Monday, April 12, 2010

Pearls before whine

The Roo-girl had a dream recently.

In her words, a weird one.

In her dream, she went into a house. Was it our house? She wasn't sure.

In the house was a mom. Roo was clearly aware that it wasn't HER mom. This mom, she explained, was like a 1950s mom.

Donna Reed. June Cleaver. You know the type: perfectly coiffed hair, a lovely belted dress, pearls, the quintessential stay-at-home-bake-me-some-cookies-domestic-goddess mom.

Pretty much everything that I am not.

I don't vacuum in pearls. I pretty much don't vacuum.

I don't bake much anymore either. I used to. But somehow there isn't time these days.

And I am NOT a lovely belted dress person. The first thing I do when I get home from work is strip out of my business-casual clothes in favor of jeans and a sweatshirt.

Do I have guilt over this? Yes, over some of it. The domestic goddess part, for sure.

I wish I could be the kind of mom who had freshly baked brownies to greet my child after school.

I wish I could be the kind of mom who was THERE to greet my child after school.

But that has not been my lot in life. These days, with my non-newspaper new(ish) job, I get off work significantly earlier, but when Roo doesn't have cheer practice after school, she comes home to an empty house.

And that's been her world since the fifth grade, when she convinced me to stop making her go to the afterschool daycare until the stroke of 6 p.m.

So she tells me her dream of the 1950s mom, and I die a little inside.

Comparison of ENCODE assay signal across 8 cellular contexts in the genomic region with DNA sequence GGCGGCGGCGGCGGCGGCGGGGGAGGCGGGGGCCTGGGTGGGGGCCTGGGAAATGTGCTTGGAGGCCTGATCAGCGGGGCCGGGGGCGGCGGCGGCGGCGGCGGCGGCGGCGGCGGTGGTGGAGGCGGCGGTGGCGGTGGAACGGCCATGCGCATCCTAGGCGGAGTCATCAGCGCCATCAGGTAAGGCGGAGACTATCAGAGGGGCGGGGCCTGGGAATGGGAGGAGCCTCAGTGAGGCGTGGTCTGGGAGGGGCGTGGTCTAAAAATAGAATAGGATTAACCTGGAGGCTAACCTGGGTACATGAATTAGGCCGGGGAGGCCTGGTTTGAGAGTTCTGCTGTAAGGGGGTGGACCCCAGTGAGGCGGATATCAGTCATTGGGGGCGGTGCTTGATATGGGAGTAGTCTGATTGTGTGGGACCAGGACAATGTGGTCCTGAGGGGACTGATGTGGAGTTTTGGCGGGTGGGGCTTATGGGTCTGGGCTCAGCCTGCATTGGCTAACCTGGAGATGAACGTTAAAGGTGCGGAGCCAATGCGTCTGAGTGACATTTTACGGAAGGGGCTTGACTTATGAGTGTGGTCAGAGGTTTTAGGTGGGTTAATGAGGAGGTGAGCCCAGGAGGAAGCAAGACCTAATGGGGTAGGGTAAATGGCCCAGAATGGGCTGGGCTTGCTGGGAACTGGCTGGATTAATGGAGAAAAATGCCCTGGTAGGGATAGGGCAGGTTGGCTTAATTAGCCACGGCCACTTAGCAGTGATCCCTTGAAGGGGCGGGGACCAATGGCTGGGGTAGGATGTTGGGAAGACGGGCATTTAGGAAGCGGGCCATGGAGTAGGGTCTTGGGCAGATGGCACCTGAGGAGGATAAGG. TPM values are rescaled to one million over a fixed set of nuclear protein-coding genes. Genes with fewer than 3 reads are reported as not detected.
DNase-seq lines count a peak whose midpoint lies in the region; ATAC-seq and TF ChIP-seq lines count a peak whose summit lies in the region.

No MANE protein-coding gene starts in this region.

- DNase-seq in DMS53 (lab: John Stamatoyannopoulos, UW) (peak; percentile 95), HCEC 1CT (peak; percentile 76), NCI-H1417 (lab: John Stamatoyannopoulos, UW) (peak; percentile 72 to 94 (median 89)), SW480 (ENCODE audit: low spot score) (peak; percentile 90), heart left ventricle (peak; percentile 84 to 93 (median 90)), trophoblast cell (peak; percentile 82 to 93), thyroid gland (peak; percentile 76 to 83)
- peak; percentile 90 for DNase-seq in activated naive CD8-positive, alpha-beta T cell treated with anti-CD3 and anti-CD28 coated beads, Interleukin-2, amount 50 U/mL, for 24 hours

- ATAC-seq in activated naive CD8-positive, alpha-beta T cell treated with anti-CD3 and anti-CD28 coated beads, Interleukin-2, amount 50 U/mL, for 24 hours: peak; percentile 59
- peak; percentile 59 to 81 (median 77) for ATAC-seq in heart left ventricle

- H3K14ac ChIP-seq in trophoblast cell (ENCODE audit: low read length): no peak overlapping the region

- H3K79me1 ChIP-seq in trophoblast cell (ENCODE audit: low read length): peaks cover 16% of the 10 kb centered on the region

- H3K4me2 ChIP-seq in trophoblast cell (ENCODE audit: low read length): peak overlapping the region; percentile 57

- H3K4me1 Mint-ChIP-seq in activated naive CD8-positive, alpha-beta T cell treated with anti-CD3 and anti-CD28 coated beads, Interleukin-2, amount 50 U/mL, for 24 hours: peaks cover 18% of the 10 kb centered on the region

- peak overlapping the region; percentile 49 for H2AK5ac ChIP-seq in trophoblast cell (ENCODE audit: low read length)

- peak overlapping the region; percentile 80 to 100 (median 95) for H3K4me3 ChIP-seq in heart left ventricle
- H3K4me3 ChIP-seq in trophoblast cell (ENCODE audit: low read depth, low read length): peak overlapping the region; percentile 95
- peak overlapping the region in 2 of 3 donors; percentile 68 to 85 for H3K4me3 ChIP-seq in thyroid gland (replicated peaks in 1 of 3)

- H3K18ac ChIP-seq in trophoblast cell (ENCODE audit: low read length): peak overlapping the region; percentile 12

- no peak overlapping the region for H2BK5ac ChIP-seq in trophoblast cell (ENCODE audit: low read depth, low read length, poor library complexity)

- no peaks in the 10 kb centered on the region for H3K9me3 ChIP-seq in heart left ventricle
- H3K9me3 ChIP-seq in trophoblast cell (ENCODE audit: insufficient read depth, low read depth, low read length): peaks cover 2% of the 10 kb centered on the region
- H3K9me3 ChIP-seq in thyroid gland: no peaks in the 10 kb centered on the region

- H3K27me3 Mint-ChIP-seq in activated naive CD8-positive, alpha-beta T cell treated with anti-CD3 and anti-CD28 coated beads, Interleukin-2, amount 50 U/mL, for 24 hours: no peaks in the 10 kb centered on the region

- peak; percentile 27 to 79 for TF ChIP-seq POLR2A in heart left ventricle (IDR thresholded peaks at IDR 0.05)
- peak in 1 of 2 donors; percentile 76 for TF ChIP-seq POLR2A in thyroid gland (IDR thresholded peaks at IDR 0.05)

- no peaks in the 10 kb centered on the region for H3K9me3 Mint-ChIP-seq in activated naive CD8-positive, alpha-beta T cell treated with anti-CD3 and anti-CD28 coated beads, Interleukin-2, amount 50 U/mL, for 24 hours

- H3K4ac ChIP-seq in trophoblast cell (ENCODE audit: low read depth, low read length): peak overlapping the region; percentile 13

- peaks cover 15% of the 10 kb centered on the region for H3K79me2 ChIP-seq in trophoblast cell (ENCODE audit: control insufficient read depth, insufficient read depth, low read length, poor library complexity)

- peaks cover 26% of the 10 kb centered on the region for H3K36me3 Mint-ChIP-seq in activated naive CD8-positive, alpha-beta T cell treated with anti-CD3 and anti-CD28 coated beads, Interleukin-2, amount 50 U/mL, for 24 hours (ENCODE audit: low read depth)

And then she finishes the story.

"I told her I had to go," she recalls, "and she said, 'I'll be here when you get back.'

"I wasn't sure what she wanted from me. I thought it was really creepy."

Ok, then. The 1950s mom was creepy.

Perhaps that's because the 2010 daughter can't relate.

And I think that still makes me a little sad.

Crossposted at Mid-Century Modern Moms

9 comments:

Indigo said...

I think it says on some levels Roo is content with the mother she has. I used to be a one woman printer in a family business. What that meant - when I picked up my daughter from school I would have old ink stained clothes on and ink smeared somewhere across my face. I usually didn't have time to even glance in the mirror, rushing out the door.

Then we would come back to the shop and she would have to sit quietly for an hour or so until I finished working.

Honestly I don't think the 1950's mom could hack it these days. Just saying. (Hugs)Indigo

Roger said...

Imagine having brownies waiting for you when you get home from school.

Now, imagine how fat you would get.

I wouldn't fret over Roo's dream, unless it was in black and white, because that would be weird. :)

Kaytabug said...

That was her version of Coraline!!
We are our own worst critic.
She loves the Momma she has!!

Jaina said...

I know without a doubt that Roo still loves you and is blessed to have such a wonderful mother, pearls and brownies or not.

LceeL said...

Gah!! The last of my illusions ... CRUSHED! And here I was willing to bet you made bagels from scratch.

Tara R. said...

I used to feel so guilty when I worked away from home, now that I am home 24/7 I feel unappreciated. I don't think I'll ever win.

You do what you have too, and I think the kids understand.

Burgh Baby said...

Y'know, I don't think I like that 1950s mom who can't at all relate to kids because she's too busy making sure her pearls are on straight. I'm just sayin'.

red pen mama said...

I'm actually pretty proud to be a WOTHM — I think my girls will get a sense of self-worth knowing that there are lots of ways to "be there" for your kids.

That being said, I also love our weekends (most of the time) when we are all together. It's all a balancing act.

I'm sure Roo loves the mom she has!

Karen said...

Don't be sad - you're looking at it all wrong. Everyone loves the mom they have best. If you tried being the mom you idolize, you'd lose the adoration of your family. They love you for who you are.

So do I. I need other moms to be less than Cleaver because I'm hanging in jeans and a sweatshirt, covered in dog hair. But we're happy here. Just like you're happy there.

 
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